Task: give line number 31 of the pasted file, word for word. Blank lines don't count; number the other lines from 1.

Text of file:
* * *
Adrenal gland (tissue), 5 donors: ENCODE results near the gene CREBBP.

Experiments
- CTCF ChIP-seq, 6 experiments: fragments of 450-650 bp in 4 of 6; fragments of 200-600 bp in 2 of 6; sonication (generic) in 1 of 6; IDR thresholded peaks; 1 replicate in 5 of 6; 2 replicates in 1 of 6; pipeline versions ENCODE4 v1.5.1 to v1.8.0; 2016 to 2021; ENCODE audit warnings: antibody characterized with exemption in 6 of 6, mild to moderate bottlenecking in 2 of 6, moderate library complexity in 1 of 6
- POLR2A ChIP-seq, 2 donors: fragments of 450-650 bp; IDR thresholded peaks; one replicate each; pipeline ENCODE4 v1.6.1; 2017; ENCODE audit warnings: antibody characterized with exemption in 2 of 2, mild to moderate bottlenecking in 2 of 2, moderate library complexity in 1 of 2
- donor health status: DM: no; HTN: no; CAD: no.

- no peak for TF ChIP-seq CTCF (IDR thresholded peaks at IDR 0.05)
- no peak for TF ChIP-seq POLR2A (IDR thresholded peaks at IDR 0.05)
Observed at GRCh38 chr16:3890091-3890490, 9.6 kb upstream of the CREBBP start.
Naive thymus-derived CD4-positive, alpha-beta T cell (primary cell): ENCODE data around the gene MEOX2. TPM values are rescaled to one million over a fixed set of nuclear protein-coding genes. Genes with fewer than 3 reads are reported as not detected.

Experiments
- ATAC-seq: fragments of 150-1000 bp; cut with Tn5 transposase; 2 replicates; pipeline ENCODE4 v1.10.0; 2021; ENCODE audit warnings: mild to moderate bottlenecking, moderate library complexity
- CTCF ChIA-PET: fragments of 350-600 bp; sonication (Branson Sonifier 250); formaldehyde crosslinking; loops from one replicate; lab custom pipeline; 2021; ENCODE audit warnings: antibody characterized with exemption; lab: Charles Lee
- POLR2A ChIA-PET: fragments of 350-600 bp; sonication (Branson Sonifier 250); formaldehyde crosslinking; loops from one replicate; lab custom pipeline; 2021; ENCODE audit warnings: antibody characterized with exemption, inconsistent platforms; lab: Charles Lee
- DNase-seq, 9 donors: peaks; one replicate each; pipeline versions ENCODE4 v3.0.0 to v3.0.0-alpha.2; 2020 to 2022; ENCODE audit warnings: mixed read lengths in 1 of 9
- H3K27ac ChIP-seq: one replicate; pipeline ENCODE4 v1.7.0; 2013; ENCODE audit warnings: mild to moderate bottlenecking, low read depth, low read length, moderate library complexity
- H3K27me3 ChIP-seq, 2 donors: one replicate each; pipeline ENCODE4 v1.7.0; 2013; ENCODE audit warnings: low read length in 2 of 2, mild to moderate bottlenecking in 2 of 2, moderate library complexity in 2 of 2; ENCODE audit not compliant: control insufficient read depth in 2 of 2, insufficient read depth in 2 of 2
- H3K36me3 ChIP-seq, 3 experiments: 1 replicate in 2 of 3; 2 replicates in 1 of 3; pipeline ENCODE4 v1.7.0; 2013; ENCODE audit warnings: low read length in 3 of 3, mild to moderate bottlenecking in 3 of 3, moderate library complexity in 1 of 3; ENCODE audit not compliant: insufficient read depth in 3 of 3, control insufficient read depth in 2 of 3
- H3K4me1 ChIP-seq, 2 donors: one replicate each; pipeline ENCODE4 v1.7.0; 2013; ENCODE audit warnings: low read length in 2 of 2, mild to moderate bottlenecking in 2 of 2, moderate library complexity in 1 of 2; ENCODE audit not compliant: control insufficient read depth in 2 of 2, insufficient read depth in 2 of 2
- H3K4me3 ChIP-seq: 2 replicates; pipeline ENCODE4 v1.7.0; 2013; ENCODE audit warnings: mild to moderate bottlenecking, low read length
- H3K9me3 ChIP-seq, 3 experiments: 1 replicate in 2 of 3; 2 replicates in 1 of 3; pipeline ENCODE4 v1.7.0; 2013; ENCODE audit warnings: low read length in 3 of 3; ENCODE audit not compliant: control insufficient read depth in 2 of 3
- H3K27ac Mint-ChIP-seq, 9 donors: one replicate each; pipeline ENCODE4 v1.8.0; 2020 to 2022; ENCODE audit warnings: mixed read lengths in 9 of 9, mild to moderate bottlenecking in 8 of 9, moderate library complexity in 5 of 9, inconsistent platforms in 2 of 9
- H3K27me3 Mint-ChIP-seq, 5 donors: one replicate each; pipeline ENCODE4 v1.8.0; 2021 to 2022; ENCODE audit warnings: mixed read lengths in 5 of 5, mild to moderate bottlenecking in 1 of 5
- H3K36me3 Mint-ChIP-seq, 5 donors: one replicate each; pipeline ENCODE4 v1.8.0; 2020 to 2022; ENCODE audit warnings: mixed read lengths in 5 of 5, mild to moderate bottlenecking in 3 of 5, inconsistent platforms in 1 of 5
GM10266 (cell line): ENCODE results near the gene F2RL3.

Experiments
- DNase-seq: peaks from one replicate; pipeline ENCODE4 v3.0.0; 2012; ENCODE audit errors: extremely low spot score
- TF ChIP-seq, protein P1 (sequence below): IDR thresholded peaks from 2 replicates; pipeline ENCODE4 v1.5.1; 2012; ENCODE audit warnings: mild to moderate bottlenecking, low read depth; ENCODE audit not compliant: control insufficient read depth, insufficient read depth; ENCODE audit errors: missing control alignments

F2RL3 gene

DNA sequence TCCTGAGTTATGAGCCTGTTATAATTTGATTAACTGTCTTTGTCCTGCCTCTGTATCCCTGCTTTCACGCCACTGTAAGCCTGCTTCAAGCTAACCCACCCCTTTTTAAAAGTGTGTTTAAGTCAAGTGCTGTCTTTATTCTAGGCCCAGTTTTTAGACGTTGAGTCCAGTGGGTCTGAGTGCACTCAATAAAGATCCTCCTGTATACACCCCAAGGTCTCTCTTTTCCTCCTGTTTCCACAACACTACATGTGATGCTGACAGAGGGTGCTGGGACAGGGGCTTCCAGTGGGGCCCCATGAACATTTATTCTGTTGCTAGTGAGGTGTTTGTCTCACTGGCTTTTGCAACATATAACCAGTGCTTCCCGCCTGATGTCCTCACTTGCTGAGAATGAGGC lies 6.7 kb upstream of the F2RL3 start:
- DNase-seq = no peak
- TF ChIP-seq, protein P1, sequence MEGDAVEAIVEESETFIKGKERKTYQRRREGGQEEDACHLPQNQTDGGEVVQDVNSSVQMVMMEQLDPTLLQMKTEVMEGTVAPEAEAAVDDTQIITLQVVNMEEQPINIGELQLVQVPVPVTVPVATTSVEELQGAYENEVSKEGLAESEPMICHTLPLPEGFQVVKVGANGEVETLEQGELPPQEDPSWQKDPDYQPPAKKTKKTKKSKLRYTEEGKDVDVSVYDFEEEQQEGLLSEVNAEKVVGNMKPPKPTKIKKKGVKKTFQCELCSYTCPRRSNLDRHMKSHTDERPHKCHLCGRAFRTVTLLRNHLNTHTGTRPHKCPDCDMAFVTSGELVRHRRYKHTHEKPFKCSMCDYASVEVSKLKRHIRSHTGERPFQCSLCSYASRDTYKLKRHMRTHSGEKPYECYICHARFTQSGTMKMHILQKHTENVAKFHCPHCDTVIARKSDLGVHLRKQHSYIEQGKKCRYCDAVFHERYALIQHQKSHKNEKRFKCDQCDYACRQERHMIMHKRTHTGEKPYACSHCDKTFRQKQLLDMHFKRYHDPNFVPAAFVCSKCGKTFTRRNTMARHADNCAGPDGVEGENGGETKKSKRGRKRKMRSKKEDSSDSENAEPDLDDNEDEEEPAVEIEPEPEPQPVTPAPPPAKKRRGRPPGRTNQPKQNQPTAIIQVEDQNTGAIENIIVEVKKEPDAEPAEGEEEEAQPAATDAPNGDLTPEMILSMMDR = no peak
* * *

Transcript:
- TF ChIP-seq, protein P1, sequence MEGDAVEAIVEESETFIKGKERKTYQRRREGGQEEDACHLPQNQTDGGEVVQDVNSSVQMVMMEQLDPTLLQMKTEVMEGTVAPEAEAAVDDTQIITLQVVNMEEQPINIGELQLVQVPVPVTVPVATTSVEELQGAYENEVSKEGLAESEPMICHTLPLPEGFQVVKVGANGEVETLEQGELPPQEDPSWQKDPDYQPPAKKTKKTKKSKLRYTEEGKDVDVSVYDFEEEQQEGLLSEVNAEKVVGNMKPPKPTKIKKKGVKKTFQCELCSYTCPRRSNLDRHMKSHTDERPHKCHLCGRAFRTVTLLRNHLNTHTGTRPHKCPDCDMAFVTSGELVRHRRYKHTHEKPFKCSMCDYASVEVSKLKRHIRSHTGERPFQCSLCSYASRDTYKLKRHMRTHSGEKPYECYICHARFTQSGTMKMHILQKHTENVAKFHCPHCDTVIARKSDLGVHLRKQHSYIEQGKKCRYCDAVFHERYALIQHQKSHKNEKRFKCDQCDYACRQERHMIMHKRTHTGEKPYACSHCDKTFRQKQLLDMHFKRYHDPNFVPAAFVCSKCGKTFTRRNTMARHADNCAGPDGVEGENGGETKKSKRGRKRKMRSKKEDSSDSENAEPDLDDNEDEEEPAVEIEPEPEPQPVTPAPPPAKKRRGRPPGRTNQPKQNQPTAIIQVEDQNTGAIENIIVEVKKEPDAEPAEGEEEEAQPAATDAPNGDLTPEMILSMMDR = no peak